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Parsons considers society to be a social system with the highest level of development, regulations, and self-sufficiency, which is closely connected with the environments and other social systems within it (Trevino, 2008). Analytically, it is possible to divide a society into four primary subsystems, which indicates its structure and explain the interrelations. Therefore, we can conclude that latency-pattern maintenance subsystem links to the cultural aspect of the society, the goal attainment subsystem relates to the individual members and social relations between them, and the adaptation subsystem is concerned with the behavioral mechanism.

Society can function normally only in case of establishment of law and regulations. Parsons pays a lot of attention to the integrative function of the society, which forms a core of the sociological theory and plays an important role in the development of the society as a united system. Moreover, Parsons considers legal system to be an important element in the life of every society, which performs integrative function and directly serves in society (Trevino, 2008).

The explanation of the legal system begins with the definition of law according to Parsons. Therefore, he believed law to be formalized and integrated collection of rules and norms that regulates individuals’ actions in the society. Moreover, law should establish some obligations for individuals who play certain roles in the particular collectives. Speaking about collectives or associations, there are some other aspects to consider. As collectives may apply to the different spheres of a social life, we can speak about different types of law. Therefore, there are law of the state and law of the legal persons, which can be defined as full members of a society (Trevino, 2008).

Legal system of any society consists of three main elements. According to Parsons, they are a system of court, sanctions, and legitimation. System of court presents authoritative explanation of laws through the judicial review. Sanctions are applied to those individuals, who do not follow laws and social regulations. Legitimation aims at the development of the united system of laws, which are not only legally established but also morally based.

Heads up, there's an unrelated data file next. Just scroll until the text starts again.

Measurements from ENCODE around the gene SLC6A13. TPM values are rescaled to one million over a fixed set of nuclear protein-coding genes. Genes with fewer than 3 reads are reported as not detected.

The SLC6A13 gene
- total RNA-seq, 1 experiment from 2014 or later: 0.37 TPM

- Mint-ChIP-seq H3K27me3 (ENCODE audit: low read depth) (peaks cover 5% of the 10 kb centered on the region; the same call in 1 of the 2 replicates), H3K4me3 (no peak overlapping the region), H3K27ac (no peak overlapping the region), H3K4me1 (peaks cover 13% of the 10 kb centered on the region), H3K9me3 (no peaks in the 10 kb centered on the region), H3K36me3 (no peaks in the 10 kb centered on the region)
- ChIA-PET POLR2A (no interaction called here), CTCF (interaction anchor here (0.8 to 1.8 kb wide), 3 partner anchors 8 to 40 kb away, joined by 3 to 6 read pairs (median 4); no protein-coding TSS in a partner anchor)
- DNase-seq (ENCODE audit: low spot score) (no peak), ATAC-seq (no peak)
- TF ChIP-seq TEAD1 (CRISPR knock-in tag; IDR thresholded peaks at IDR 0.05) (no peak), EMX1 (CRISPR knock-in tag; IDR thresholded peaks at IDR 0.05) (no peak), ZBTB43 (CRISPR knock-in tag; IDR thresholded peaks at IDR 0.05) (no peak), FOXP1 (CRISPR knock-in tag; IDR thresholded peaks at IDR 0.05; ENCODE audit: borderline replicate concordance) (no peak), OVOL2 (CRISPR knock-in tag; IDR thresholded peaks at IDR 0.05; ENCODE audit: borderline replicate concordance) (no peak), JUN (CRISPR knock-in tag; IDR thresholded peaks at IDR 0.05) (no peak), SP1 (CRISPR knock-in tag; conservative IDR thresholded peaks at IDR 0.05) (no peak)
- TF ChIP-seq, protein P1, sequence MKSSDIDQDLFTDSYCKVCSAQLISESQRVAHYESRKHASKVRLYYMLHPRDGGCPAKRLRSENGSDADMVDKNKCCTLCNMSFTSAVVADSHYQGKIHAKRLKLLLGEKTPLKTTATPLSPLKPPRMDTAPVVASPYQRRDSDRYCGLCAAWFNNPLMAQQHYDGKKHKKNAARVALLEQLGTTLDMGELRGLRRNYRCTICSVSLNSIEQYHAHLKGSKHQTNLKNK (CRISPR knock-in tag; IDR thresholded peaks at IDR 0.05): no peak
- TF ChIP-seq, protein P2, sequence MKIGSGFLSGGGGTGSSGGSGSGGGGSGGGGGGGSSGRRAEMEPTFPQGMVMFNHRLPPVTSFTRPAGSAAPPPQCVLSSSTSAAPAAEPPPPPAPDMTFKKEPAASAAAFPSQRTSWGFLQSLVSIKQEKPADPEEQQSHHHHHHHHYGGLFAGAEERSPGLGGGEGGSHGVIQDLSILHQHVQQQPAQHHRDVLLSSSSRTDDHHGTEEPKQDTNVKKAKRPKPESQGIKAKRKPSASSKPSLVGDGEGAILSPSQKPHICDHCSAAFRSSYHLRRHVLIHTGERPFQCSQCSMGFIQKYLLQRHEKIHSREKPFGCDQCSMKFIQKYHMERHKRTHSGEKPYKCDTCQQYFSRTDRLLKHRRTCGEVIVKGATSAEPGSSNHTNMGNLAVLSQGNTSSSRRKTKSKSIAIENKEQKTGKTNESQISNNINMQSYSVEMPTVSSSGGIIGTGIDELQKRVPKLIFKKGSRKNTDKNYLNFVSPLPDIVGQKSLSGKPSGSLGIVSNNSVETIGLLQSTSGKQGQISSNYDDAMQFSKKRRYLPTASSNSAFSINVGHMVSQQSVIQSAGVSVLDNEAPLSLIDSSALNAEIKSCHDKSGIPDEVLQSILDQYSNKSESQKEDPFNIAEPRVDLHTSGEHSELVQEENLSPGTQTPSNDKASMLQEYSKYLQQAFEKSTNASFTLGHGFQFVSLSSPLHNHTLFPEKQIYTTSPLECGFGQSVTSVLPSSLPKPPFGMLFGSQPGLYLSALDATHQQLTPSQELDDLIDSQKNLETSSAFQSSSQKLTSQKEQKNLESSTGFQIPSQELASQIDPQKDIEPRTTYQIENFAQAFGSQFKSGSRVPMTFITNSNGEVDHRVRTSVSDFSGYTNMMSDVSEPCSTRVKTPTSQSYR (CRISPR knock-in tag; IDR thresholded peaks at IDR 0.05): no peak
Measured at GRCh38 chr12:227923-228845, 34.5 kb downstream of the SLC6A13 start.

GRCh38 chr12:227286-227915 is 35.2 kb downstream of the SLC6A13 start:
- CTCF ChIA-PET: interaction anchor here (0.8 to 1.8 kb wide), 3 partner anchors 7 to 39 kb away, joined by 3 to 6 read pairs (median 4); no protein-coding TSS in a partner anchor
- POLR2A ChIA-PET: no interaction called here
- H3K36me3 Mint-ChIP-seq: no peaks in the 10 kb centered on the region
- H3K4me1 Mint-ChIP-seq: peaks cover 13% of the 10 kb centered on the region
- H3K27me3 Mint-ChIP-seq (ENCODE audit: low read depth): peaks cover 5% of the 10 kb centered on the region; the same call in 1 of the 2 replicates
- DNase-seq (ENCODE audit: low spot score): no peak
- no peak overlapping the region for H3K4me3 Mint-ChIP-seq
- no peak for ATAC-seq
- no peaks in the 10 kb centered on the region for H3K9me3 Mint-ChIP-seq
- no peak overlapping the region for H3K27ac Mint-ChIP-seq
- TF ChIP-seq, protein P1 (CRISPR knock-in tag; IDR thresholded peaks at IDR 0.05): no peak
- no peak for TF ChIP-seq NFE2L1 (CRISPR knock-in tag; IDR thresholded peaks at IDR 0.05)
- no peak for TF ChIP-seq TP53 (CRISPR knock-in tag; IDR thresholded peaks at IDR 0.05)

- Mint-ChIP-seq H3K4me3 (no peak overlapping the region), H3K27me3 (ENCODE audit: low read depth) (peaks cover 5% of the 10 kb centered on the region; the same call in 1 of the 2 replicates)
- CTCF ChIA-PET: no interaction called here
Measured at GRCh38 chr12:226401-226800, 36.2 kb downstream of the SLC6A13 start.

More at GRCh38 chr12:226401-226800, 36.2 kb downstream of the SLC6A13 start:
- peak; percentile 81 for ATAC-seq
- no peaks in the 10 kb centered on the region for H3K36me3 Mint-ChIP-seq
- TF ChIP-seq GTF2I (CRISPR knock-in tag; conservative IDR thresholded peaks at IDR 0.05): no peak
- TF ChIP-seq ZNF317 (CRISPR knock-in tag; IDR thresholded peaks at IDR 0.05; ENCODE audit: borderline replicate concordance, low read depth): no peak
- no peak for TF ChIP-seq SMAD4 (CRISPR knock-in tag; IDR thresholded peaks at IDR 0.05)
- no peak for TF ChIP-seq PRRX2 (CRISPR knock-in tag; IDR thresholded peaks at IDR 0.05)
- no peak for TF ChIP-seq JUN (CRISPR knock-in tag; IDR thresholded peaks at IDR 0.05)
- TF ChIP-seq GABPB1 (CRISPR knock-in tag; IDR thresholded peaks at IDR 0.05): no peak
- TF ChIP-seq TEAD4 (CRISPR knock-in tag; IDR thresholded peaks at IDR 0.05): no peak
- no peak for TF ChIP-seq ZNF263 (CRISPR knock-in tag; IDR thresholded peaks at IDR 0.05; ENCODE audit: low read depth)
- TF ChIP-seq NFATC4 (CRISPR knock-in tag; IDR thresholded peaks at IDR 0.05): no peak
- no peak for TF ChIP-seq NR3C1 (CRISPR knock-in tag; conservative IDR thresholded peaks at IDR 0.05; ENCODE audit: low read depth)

To sum up, Parsons developed a studying of a society as an integrated social system based on the laws and legal regulations. According to him, legal system, establishing rights and obligations, integrates a society into a united structure and keep its subsystems together.

Subsystems Control Relations within the Social System

The adaptation function

This subsystem is challenged when there is more than one goal to be attained. If there is only one goal to attain, then only the systems’ relevance has to be determined. However, once the number of goals exceeds one, there is a possibility that the system will be lacking in an area of goal attainment. The goal-attainment function is most relevant to the relationship established with the systemic environment; it is economical and is often second to goal attainment from a system perspective (Trevino, 2008). For example, the economy performs this function through means of labor, production, and allocation.

The goal-attainment function

The polity system is responsible for fulfillment of this function. According to Parsons, polity or government refers to the efficient organization of the social system so that it becomes a united system and can attain all accepted goals in the most appropriate way. One of the main purposes of the polity is to maintain the legal system of the society. Parsons emphasized on the relative independence of the legal system in the polity structure. According to him, it is a very important feature of the legal system as it gives all opportunities to provide fair system of jurisdiction and sanctions (Trevino, 2008).

Goal attainment often becomes a problem when there is a discrepancy between the normal customs of a system and its needs due to an unexpected or abnormal exchange. This discrepancy often arises when the internal system is unable to adapt or adjust to external or environmental pattern changes. When situations are more complex resulting in multiple goals, then the protection of the systems’ integrity is necessary. Therefore, a society must have set goals established through political systems, in which the allocation of resources is also determined. At this point, in order to achieve success there must be an establishment of balance (Trevino, 2008).

The integration function

The integration function is holistic and is only as effective as its subsystems and their ability to insert themselves and function appropriately. The subsystems’ ability to appropriately secure their existence is dependent on the system of support and its systematical performance. The overall system focuses on its ability to distribute rights and responsibilities for all members of its supporting cast (Trevino, 2008).